Today's Winnipeg Free Press poll confirms the obvious: Most Manitobans now think Premier Greg Selinger should resign. Clearly, the mass resignation of the courageous/infamous 'Gang of 5' has managed, eighteen months out from the next provincial election, to create a crisis of confidence. Even voters who usually ignore provincial politics at this point in a government's mandate are seriously questioning Selinger's authority. Acutely aware that something is amiss on Broadway, they are engaged. Such engagement bodes ill for the NDP. To add more fuel to the painful slowburn political funeral pyre that is Selinger's Saga, another story notes that, despite his desperate cabinet shuffle, serious questions remain about the level of support Selinger can realistically expect from his caucus. Rumours persist of more, as yet, undeclared rebels. This places Selinger is in an impossible and untenable position. Not only do the whispers of lingering dissent diminish his moral authority to move forward with his patchwork cabinet, they also feed the media's ongoing speculation that, next election, both Selinger and his NDP are toast. Fact is, neither the rumours or speculation will abate as long as Selinger is viewed a man flailing... a man who's barely, just barely, managing to cling to power. As such, it is incumbent on the NDP's party executive to clear the air, and to clear it fast. Only a leadership convention can put the rumours and uncertainty to rest.
Meanwhile, the policy challenged opposition is chomping at the bit to make media hay out of the blighted political harvest Selinger has sown this 2014. Each day Selinger clings to power between now and the next provincial election is a epic and generous political gift to PC leader Brian Pallister. Indeed, the PC's can be forgiven for harbouring the not wholly unreasonable notion that: As long as Greg Selinger remains Premier of Manitoba, they are the anointed ones. It is a notion that will persist, and a notion that will become a 2015-2016 reality unless the NDP can demonstrate, not only to its base, but to all Manitobans, that they are making every effort to put their policy-house in order. Under Greg Selinger's continued stewardship, this will be impossible. So it matters not when he and his cabinet (version 2.0) decide the business of the legislature should resume... if it resumes with Selinger as the sitting premier, the NDP are doomed.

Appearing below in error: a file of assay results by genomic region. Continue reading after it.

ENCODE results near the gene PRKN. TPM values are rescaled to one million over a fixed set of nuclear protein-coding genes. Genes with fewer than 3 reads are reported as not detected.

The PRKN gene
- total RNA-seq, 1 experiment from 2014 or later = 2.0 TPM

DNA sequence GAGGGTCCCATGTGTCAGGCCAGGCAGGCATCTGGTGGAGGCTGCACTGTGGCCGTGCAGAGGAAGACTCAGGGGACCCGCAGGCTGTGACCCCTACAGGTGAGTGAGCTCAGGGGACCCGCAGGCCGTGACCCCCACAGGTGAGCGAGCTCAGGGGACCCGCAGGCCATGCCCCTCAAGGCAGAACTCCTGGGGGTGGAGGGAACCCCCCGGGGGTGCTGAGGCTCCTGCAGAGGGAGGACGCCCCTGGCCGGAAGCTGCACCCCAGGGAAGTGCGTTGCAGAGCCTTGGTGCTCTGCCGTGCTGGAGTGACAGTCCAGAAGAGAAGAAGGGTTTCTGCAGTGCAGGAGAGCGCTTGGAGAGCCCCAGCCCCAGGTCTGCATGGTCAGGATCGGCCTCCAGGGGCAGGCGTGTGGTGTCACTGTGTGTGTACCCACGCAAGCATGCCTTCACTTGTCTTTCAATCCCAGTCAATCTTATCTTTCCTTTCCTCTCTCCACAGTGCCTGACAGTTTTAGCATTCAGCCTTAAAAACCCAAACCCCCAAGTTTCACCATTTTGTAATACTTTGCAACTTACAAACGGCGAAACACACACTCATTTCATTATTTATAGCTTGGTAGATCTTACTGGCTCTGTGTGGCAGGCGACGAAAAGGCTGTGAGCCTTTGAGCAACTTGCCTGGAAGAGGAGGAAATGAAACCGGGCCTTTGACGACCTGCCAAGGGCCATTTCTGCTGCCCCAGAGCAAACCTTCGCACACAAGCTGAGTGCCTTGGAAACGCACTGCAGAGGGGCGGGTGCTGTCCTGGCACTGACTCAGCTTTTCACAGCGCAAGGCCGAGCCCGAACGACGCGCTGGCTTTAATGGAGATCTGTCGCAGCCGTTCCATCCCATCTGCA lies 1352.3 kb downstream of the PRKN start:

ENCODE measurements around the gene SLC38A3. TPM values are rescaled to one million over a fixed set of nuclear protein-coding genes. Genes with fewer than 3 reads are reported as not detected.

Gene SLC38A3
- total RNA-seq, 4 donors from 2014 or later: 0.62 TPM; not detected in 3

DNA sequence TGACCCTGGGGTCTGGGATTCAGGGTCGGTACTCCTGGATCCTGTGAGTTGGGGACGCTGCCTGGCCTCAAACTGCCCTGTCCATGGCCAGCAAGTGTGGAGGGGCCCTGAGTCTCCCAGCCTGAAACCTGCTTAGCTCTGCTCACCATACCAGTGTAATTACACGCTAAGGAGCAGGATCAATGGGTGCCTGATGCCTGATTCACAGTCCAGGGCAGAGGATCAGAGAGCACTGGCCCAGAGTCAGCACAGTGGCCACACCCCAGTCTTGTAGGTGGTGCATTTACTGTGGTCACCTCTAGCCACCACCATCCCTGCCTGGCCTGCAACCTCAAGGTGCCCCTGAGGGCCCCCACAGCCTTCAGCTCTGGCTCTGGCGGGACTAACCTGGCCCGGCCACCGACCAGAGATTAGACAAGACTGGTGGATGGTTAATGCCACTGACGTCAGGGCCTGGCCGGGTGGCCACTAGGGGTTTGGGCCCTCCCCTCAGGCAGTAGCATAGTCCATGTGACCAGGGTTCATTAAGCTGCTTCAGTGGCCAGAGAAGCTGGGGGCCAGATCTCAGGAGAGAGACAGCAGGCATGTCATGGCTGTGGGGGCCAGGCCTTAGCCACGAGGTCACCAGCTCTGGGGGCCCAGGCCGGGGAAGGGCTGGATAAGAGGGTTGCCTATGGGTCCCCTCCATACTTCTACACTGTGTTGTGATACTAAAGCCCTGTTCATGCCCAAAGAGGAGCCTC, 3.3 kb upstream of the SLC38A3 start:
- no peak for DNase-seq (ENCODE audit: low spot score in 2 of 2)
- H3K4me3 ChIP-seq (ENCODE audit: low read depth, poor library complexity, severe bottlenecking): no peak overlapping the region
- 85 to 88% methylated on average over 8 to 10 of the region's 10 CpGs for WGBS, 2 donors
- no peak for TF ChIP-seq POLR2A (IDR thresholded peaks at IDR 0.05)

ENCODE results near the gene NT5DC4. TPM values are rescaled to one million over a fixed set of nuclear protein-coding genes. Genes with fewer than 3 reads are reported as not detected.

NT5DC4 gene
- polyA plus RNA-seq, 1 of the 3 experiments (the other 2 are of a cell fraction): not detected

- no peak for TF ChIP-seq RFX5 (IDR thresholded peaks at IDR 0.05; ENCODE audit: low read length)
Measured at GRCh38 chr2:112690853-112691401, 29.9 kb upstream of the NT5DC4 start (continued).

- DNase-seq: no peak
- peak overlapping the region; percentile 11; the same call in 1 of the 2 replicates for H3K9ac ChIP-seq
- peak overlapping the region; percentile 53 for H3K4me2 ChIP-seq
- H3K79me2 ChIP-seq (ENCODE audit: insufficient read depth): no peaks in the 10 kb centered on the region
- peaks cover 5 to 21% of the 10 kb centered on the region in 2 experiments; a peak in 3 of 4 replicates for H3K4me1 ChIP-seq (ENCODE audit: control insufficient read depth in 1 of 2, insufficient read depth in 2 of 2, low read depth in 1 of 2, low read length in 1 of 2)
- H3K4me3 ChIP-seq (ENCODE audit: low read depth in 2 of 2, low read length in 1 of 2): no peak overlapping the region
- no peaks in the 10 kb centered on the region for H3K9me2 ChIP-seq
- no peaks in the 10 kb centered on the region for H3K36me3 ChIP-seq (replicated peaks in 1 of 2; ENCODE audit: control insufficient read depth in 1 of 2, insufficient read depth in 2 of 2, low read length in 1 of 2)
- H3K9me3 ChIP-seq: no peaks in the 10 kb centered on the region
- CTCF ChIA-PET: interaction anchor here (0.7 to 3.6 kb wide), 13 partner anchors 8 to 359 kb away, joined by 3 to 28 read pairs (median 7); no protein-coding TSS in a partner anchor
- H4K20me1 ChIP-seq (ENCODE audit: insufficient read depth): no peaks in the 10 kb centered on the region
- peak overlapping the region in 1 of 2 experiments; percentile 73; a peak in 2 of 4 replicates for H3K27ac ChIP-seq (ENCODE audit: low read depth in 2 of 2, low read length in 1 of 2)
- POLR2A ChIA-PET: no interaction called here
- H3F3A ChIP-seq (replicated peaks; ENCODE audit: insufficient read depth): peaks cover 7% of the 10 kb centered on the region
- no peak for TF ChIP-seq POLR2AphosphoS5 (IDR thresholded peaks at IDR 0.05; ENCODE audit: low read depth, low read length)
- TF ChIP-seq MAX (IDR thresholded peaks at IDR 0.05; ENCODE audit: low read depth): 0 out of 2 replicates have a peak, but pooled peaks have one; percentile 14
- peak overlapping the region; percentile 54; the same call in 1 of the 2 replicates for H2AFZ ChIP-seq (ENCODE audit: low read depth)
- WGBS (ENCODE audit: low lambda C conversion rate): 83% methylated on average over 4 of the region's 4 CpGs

Unrest and uncertainty at the NDP constituency level are at an all time high. Battlelines are being drawn. Divisions within the NDP membership are now fact: there are "pro-Greg" and "anti-Greg" camps. For any party, especially the one in power, this is a poisonous, toxic development. Moreover, if the two camps are not given an appropriate outlet to publicly vent their views, this internal rift will fester. Worst case scenario, the rift will degenerate into the kind of tawdry, debilitating and, ultimately, politically crippling internecine warfare that took place a decade ago between the federal Liberal Party's inherently selfish Chretien and Martin camps. An embarrassing and classless exercise, the infighting sealed the Liberal Party's fate for a decade. Is this what Manitoba's NDP faithful, its executive members, and elected MLA's want? More importantly, is this what Manitoba's citizens deserve? Do Manitobans deserve to suffer through the trials and tribulations and unseemly machinations of a desperate premier going to war with elements from within his own damn party? Of course not. What Manitobans deserve is a sitting government that's making every effort to clear the air and rid itself of its petty inside baseball differences. What Manitobans deserve is a party in power that can govern this province, the whole province, effectively. Detoxification is needed. While an NDP leadership convention may not improve the party's fortunes in the next election, at the very least, it will improve governance. If the NDP's Party Executive has any balls it will move immediately to hold a leadership convention. To do otherwise is political suicide. More importantly, to do otherwise, is unfair to all Manitobans. Regardless of their political stripe, Manitoba's electorate deserves to bloody well know if the Captain currently at the helm of the good ship 'Manitoba' has, at the very least, the full support of his crew. Anything less is unacceptable.